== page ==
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Utah runner’s dream of running Boston Marathon now on hold

Dustin Williams receives a medal after finishing the Utah Valley Marathon. Williams was planning to run in the Boston Marathon, but now must decide whether to wait until 2021 or participate virtually. Photo courtesy: Dustin Williams

News that the Boston Marathon won’t happen is pretty sad for some Utah runners who had it on their bucket list.

“Once I got qualified, I was excited,” said Dustin Williams. “I thought, I want to try and train hard and maybe get close to my PR (personal record) and see what happens.”

So, Williams got to training. 

“Unfortunately, training was going really well,” he said with a laugh. “I was definitely on pace to run faster than I did last year.”

Williams is the BYU track and field head athletic trainer. He was in Alburqurque in March with the team for the national championships when sporting events started getting canceled. He figured the Boston Marathon, set for April 20, would be next.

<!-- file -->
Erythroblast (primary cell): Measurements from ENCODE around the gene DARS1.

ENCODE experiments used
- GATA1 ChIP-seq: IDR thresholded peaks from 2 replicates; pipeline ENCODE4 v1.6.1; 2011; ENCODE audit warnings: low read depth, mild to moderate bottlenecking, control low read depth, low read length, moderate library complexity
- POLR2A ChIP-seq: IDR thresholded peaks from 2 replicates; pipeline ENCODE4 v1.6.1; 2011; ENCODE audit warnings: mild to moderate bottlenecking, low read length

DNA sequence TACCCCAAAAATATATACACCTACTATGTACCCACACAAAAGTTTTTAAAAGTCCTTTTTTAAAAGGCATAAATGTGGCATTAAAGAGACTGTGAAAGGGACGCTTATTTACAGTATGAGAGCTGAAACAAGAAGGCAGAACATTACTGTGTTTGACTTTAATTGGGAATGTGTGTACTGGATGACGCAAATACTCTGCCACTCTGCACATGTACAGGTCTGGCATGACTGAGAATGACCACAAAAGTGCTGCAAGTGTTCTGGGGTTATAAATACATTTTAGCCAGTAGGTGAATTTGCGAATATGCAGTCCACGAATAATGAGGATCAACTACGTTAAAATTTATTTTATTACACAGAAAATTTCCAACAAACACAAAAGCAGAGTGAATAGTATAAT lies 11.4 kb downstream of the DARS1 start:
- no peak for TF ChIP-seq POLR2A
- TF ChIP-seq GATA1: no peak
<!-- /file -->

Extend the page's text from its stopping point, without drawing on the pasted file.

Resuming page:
“I was supposed to run my longest run that weekend, a 20-miler,” he said. “And I thought, you know what, I think I’m going to take a break.”

Then he learned Boston would be postponed until September. He thought that would work out better, because he could train all summer. He was supposed to be going to Japan for the Olympics when those were postponed until 2021.

“So it’s been a roller coaster of emotions,” he said.

Now Boston organizers say the race in September will be virtual, instead.

Williams previously ran the Boston Marathon in 2001 as a college undergrad, but had an injury and didn’t do well. Then, he said life got busy with graduate school and marriage and his wife’s Olympic shot-put career.

He wanted to do the Boston Marathon this year to redeem himself, and try and beat his personal record of 2:52 that he ran in 2007.

Now he has to decide if he’ll run Boston as a virtual marathon in September, or try for next year instead. He qualified with a time of 2:59:59, which, for his age group, he says should still hold for next year.

He said he feels empathetic for the athletes who are in their prime who feel like they are in limbo.

“I think everyone is understanding how serious this pandemic has been, and we have to do what we can with what we got,” he said.